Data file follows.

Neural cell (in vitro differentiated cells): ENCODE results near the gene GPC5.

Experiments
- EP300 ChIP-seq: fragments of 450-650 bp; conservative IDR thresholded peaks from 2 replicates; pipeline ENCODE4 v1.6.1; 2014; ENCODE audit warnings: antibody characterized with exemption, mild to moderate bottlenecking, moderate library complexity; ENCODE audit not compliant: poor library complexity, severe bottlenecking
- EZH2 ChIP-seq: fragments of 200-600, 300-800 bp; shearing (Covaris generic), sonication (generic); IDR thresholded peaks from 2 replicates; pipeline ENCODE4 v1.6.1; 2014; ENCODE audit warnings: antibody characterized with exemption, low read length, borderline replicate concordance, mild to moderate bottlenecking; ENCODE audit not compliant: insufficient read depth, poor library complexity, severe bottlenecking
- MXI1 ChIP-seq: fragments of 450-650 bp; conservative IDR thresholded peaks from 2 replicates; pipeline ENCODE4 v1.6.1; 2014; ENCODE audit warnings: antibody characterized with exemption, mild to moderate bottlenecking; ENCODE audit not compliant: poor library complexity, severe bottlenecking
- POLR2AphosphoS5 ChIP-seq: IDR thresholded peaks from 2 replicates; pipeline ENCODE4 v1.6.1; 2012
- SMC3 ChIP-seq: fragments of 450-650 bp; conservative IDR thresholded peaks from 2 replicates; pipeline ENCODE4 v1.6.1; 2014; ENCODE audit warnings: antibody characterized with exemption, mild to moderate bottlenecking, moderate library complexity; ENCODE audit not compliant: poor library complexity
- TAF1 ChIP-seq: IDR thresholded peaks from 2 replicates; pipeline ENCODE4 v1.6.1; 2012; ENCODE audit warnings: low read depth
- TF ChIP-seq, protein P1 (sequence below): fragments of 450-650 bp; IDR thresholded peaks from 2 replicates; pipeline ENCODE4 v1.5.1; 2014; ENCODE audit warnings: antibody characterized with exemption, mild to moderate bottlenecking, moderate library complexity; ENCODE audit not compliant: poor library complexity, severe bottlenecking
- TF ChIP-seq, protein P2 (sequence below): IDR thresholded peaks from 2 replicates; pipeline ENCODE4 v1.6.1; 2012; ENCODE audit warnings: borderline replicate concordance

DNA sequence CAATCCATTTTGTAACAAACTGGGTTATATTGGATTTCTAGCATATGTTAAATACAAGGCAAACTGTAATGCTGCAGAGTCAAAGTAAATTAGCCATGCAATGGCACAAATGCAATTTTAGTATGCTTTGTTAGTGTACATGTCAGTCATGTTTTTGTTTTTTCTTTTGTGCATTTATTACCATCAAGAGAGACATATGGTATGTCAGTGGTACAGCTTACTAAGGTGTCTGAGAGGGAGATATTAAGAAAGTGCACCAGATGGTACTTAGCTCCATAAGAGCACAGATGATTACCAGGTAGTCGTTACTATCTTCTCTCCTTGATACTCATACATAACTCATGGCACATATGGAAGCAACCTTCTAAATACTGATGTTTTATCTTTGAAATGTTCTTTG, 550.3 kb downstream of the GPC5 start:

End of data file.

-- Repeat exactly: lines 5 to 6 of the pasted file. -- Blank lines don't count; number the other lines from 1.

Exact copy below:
- MXI1 ChIP-seq: fragments of 450-650 bp; conservative IDR thresholded peaks from 2 replicates; pipeline ENCODE4 v1.6.1; 2014; ENCODE audit warnings: antibody characterized with exemption, mild to moderate bottlenecking; ENCODE audit not compliant: poor library complexity, severe bottlenecking
- POLR2AphosphoS5 ChIP-seq: IDR thresholded peaks from 2 replicates; pipeline ENCODE4 v1.6.1; 2012